It is one of the most common questions asked in custody cases: “Will my children be heard?” In other words, will they get to tell the judge their custody preferences? Will they get to discuss domestic violence or other things they may have witnessed? Unfortunately, as with most legal issues, the answer is, “It depends.”
California law presumes that children can be harmed when inserted into the middle of custody or domestic violence issues. Since protecting children is of primary concern throughout California family law, judges prefer not to directly involve children in adult business matters. In fact, one sure way to find yourself in trouble with the judge in charge of your case is to discuss custody, or other court business, with your children–no matter their age. Don’t do it. Period.
However, the law recognizes that children’s wishes and the information they provide about how each parent takes care of them can be important factors when making custody decisions. Thus, there are several mechanisms designed to let the children be heard without exposing them to actually testifying in court (which should be considered only as a last resort).
Normally the first opportunity children will have to make their voices heard in a custody matter is in mediation. Although the exact details of how mediation is handled vary from county to county in California, mediation is required before a judge will make custody orders. In almost all counties, children from as young as five years old are mandated attend the mediation. The mediator will discuss with the children what schedule might work best and ask if there is anything the children are worried about concerning custody.
If the parties cannot agree on a custody schedule at mediation, but the children still need to be heard, the court might decide that the children should have their own lawyer. Lawyers who represent the children are called Minor’s Counsel. They have special training beyond just family law experience and are appointed to assist the judge in figuring out the best interests of the children. Minor’s Counsel is paid for by one party, both parties, or by the county depending on the parties financial circumstances. Minor’s Counsel job has two requirements: 1) make the children’s wishes known to the court and 2) provide a case just like any other lawyer establishing what is best for their clients (the children).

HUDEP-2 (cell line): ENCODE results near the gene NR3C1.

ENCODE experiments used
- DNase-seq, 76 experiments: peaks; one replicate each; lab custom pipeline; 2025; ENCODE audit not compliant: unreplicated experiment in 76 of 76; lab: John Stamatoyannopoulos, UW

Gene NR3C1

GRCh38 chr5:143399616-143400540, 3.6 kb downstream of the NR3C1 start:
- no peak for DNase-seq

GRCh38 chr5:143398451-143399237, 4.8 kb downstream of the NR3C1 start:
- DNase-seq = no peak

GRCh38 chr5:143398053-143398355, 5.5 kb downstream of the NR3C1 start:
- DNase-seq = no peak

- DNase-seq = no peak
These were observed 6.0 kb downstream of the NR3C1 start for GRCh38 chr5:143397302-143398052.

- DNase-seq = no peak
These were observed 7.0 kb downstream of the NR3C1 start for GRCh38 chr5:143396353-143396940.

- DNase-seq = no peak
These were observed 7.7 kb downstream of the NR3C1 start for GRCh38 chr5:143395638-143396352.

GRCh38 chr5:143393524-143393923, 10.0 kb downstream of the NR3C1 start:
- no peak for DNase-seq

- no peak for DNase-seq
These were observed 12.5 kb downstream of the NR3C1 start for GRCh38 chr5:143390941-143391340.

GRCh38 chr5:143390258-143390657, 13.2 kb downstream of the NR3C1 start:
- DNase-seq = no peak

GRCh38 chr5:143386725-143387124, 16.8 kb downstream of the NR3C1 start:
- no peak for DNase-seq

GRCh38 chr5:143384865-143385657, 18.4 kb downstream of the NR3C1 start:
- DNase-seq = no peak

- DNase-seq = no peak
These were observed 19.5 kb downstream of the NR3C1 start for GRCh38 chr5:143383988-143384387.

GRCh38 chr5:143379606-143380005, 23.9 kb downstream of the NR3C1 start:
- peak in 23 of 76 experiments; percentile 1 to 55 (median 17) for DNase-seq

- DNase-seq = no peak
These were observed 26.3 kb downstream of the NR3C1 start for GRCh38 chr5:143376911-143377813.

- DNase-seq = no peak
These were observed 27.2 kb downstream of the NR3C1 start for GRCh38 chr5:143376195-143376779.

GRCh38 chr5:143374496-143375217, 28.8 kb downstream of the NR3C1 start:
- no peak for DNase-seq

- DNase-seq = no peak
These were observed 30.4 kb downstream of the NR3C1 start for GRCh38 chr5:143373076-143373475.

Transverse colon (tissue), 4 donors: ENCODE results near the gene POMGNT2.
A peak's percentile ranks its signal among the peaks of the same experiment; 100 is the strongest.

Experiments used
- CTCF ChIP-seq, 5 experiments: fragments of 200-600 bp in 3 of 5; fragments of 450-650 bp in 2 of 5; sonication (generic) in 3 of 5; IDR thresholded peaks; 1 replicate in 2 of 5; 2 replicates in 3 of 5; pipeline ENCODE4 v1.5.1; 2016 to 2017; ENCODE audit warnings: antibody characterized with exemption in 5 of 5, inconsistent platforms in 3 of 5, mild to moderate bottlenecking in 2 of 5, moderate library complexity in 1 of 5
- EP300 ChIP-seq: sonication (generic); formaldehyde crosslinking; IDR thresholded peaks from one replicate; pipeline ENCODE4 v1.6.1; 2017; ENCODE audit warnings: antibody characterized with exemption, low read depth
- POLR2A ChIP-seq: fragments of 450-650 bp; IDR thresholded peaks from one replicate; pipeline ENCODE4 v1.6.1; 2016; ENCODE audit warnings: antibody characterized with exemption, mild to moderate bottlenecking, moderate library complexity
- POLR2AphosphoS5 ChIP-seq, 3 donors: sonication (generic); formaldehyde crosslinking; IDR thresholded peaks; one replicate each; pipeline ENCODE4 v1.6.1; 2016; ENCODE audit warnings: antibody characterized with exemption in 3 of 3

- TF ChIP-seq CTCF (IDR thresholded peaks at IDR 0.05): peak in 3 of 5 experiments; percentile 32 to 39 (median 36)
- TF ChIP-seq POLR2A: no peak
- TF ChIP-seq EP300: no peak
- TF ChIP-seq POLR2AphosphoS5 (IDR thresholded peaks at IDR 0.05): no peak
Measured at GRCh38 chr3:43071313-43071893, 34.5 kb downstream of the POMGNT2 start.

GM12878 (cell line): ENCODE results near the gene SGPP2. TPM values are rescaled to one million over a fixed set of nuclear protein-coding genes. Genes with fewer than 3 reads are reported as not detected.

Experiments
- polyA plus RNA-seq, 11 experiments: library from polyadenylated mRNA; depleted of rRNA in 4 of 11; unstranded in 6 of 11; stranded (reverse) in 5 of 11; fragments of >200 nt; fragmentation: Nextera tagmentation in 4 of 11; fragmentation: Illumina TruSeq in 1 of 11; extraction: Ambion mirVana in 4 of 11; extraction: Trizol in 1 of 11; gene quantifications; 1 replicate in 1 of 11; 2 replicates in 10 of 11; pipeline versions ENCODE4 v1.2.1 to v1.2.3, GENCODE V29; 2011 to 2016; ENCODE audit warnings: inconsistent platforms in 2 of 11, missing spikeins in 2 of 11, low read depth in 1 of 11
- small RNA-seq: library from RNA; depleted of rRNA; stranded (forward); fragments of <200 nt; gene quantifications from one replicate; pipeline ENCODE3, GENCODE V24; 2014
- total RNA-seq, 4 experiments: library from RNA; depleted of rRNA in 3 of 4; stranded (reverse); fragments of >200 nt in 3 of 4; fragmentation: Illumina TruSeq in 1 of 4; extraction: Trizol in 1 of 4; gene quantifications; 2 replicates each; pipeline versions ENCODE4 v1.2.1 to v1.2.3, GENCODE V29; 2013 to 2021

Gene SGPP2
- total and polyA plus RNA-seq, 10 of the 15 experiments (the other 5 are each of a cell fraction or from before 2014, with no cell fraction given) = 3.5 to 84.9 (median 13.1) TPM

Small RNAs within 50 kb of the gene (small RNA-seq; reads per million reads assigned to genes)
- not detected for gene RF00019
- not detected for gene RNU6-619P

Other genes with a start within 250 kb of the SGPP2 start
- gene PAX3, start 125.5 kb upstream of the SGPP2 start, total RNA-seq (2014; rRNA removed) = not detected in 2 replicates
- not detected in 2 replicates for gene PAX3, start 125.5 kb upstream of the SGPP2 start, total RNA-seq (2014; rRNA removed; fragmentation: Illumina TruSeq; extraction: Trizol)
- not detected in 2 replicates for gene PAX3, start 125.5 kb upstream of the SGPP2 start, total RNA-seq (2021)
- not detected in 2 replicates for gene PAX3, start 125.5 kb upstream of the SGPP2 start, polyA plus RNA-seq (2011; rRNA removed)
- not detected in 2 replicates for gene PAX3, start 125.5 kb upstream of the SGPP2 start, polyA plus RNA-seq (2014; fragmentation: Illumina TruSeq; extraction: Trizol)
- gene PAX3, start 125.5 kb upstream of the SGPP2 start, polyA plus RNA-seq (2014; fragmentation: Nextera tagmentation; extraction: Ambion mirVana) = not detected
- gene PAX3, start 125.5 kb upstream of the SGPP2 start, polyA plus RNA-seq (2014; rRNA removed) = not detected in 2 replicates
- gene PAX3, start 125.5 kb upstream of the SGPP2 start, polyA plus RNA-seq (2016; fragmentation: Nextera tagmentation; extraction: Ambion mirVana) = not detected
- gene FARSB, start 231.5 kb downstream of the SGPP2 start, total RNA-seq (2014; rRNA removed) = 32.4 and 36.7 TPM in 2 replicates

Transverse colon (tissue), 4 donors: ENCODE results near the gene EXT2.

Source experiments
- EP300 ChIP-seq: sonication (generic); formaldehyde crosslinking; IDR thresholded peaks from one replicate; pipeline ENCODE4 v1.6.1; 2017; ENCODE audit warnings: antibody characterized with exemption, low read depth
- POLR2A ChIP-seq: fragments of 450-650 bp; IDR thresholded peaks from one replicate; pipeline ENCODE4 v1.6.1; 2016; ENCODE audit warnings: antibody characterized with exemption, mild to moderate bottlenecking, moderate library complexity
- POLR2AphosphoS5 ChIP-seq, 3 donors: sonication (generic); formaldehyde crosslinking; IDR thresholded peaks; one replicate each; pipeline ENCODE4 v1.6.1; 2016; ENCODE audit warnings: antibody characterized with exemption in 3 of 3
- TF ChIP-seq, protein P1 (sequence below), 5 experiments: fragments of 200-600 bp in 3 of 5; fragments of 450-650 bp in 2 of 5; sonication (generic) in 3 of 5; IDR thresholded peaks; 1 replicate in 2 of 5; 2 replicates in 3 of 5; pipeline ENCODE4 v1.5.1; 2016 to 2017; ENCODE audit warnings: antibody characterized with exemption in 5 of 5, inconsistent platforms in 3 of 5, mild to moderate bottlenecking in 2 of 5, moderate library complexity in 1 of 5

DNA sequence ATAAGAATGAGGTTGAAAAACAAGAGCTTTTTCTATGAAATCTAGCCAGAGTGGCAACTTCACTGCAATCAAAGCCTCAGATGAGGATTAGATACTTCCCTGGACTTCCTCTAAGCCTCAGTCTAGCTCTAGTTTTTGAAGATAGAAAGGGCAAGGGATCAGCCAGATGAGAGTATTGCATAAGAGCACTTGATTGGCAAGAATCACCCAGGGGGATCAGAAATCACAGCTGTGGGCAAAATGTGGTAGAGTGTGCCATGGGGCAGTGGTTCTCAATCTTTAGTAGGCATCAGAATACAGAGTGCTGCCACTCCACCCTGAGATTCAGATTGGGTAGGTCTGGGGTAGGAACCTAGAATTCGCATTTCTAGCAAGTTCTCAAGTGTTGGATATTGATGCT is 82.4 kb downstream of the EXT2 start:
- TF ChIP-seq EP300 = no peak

If Minor’s Counsel is not appointed (and whether they will be varies greatly between counties and even between judges in the same county) another way for the children “to be heard” is to ask the judge to interview the children one-on-one. California law states that children 14 years old and over should be heard in most cases. Children younger than fourteen can also be heard from, but either you or your lawyer (if you have one) will need to convince the judge that the child wants to be heard and is of sufficient maturity to do so. From 14 years old on the children are presumed to be mature enough.
Custody evaluators can also act as conduits of information from the children to the court. Evaluators normally speak with the parents, children, teachers, doctors, friends, and others to determine what custody solution they believe is in the children’s best interest. Of course, such an evaluation almost always involves speaking to the children. There are several downsides to asking the court to order a complete custody evaluation: they are expensive (up to tens of thousands of dollars); they are often unavailable; they are not always competent; and they often take many months to complete an evaluation.
One essential thing to remember: If your children are in therapy do NOT count on a therapist to testify and tell the judge what the children have revealed in sessions. Most therapists want nothing to do with testifying in court and believe it can damage the therapeutic relationship they need to help your child. Also, even if a therapist is willing to testify, it will not happen in most cases unless both parents agree to it. Communications between the child and the therapist are confidential and cannot be divulged in court unless both parents (in most cases) agree that having testimony from the therapist is more important than protecting that private relationship.
“Will my children be heard in the custody case?”
Considering the possible downsides of children being heard in a custody case (psychologically, economically, etc.) perhaps a better question is, “Do I really want my children being involved in the custody case?”